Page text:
February 15, 2023, by UoN School of English
How the University is tackling period poverty
What is Period Poverty?
Period Poverty is a problem evident all around the world that can impact anyone with a menstrual cycle. Many factors have contributed to a rise in Period Poverty; one of the most prominent being inflation of prices. This has meant many people cannot access hygienic and safe sanitary products. As this continues to be a taboo subject amongst mainstream societal discussion, there remains a lack of available information and support in society for those experiencing menstruation.
Effect on education
Over 137,000 children in the UK have missed school because they cannot afford period products. As a result, they are at risk of missing out on vital education and falling behind their peers. This therefore makes it clear that many students are living in Period Poverty and that could potentially lead to gender inequality within education.
As an educational institution, The University of Nottingham is very aware of the issue of students potentially missing their education due to period poverty. With a focus on equality and inclusivity, they have taken action with a scheme called Project Period. This was launched by Chris Denning and Kavita Raniga from the University to provide accessible sanitary products in all bathrooms of the University of Nottingham- national and international. The products include tampons and sanitary pads and are free within the university for use by anyone with a menstrual cycle. These are provided by donations, funding and volunteers. By January 2023, the project had distributed 45,000 sanitary products.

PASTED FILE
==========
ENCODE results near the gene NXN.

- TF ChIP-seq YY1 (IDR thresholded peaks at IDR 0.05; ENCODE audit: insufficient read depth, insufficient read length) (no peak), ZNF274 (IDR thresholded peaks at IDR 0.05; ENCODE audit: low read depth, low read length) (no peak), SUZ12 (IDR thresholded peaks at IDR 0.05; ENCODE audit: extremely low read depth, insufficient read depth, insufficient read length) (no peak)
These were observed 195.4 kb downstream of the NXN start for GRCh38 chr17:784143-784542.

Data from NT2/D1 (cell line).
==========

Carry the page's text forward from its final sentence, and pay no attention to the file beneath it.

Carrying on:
As well as this, the University’s commitment to sustainability has gone the extra mile by ensuring the products are made from sustainable sources such as bamboo and do not contain plastic or harmful chemicals. This shows there is also a focus on the environment whilst tackling period poverty.
In what other ways is the University tackling this problem?
There are many other ways the University is tackling the problem! One such way is through providing interactive workshops that deliver an overview of menstruation as well as exploring different conditions such as endometriosis. By having accessible events on throughout the year, the aim is to help in reducing the stigma of this taboo subject and to get people talking to make everyone feel listened to and included in a friendly atmosphere.
It is clear that if any student is struggling with getting sanitary products or are seeking advice, the University of Nottingham is always there to help!
– Kate Hayhurst
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